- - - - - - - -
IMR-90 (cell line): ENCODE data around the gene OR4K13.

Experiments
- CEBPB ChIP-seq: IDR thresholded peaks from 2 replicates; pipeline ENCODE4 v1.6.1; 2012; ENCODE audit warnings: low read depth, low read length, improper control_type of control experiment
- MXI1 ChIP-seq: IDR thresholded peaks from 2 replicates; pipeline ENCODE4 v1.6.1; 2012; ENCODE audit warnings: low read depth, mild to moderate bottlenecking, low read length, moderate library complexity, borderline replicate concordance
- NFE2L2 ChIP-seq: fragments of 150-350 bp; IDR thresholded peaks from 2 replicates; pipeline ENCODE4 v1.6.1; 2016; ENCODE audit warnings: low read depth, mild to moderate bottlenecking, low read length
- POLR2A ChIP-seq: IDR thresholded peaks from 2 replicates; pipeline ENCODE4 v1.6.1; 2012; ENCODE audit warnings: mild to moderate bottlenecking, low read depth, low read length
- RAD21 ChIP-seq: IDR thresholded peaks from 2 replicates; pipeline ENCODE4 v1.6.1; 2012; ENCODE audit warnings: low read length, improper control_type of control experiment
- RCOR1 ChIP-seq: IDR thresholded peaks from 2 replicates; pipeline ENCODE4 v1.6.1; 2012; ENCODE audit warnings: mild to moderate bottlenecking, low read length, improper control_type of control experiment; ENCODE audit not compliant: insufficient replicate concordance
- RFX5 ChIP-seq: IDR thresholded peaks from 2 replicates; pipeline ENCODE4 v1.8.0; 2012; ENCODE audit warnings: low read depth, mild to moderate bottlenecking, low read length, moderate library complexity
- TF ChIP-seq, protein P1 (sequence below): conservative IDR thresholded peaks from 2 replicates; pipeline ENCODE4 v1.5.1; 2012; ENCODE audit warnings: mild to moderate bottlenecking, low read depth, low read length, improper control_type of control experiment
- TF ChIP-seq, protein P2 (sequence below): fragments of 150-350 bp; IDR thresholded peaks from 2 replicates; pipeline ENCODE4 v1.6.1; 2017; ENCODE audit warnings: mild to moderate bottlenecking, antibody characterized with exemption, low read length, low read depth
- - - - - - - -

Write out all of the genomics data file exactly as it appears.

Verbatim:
IMR-90 (cell line): ENCODE data around the gene OR4K13.

Experiments
- CEBPB ChIP-seq: IDR thresholded peaks from 2 replicates; pipeline ENCODE4 v1.6.1; 2012; ENCODE audit warnings: low read depth, low read length, improper control_type of control experiment
- MXI1 ChIP-seq: IDR thresholded peaks from 2 replicates; pipeline ENCODE4 v1.6.1; 2012; ENCODE audit warnings: low read depth, mild to moderate bottlenecking, low read length, moderate library complexity, borderline replicate concordance
- NFE2L2 ChIP-seq: fragments of 150-350 bp; IDR thresholded peaks from 2 replicates; pipeline ENCODE4 v1.6.1; 2016; ENCODE audit warnings: low read depth, mild to moderate bottlenecking, low read length
- POLR2A ChIP-seq: IDR thresholded peaks from 2 replicates; pipeline ENCODE4 v1.6.1; 2012; ENCODE audit warnings: mild to moderate bottlenecking, low read depth, low read length
- RAD21 ChIP-seq: IDR thresholded peaks from 2 replicates; pipeline ENCODE4 v1.6.1; 2012; ENCODE audit warnings: low read length, improper control_type of control experiment
- RCOR1 ChIP-seq: IDR thresholded peaks from 2 replicates; pipeline ENCODE4 v1.6.1; 2012; ENCODE audit warnings: mild to moderate bottlenecking, low read length, improper control_type of control experiment; ENCODE audit not compliant: insufficient replicate concordance
- RFX5 ChIP-seq: IDR thresholded peaks from 2 replicates; pipeline ENCODE4 v1.8.0; 2012; ENCODE audit warnings: low read depth, mild to moderate bottlenecking, low read length, moderate library complexity
- TF ChIP-seq, protein P1 (sequence below): conservative IDR thresholded peaks from 2 replicates; pipeline ENCODE4 v1.5.1; 2012; ENCODE audit warnings: mild to moderate bottlenecking, low read depth, low read length, improper control_type of control experiment
- TF ChIP-seq, protein P2 (sequence below): fragments of 150-350 bp; IDR thresholded peaks from 2 replicates; pipeline ENCODE4 v1.6.1; 2017; ENCODE audit warnings: mild to moderate bottlenecking, antibody characterized with exemption, low read length, low read depth